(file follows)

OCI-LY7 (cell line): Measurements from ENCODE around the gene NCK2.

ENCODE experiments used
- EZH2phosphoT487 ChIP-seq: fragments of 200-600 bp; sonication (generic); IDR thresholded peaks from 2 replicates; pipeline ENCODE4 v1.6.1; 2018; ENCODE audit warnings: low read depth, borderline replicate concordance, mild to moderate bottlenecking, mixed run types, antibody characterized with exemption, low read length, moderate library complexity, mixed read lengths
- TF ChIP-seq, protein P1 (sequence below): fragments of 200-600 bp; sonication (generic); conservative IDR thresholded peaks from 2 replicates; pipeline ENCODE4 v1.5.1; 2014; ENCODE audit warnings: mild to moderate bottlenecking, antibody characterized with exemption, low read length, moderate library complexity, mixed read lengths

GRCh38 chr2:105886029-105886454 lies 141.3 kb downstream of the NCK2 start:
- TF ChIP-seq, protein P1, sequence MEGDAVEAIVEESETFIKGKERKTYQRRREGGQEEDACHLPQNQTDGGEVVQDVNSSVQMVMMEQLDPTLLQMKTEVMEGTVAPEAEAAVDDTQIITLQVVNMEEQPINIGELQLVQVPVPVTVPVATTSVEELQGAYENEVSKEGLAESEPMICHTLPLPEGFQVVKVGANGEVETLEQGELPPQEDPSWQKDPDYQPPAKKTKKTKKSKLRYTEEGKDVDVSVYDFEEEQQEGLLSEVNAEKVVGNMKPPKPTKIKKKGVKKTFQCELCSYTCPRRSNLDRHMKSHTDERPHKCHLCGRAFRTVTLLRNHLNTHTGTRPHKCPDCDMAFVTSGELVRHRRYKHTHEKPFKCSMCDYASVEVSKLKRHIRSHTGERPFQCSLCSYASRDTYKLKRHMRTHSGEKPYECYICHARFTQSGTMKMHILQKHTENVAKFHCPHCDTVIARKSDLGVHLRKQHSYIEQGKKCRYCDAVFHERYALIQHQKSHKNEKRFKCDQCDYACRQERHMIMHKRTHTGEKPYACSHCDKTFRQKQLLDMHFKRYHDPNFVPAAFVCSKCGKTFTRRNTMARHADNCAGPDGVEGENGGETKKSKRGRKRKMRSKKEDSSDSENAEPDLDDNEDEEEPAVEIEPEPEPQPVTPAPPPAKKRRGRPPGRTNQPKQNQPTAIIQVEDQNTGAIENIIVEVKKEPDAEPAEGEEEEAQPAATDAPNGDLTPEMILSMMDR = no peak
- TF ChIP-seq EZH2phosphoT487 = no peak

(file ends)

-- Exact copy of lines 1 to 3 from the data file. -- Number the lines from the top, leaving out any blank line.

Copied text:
OCI-LY7 (cell line): Measurements from ENCODE around the gene NCK2.

ENCODE experiments used
- EZH2phosphoT487 ChIP-seq: fragments of 200-600 bp; sonication (generic); IDR thresholded peaks from 2 replicates; pipeline ENCODE4 v1.6.1; 2018; ENCODE audit warnings: low read depth, borderline replicate concordance, mild to moderate bottlenecking, mixed run types, antibody characterized with exemption, low read length, moderate library complexity, mixed read lengths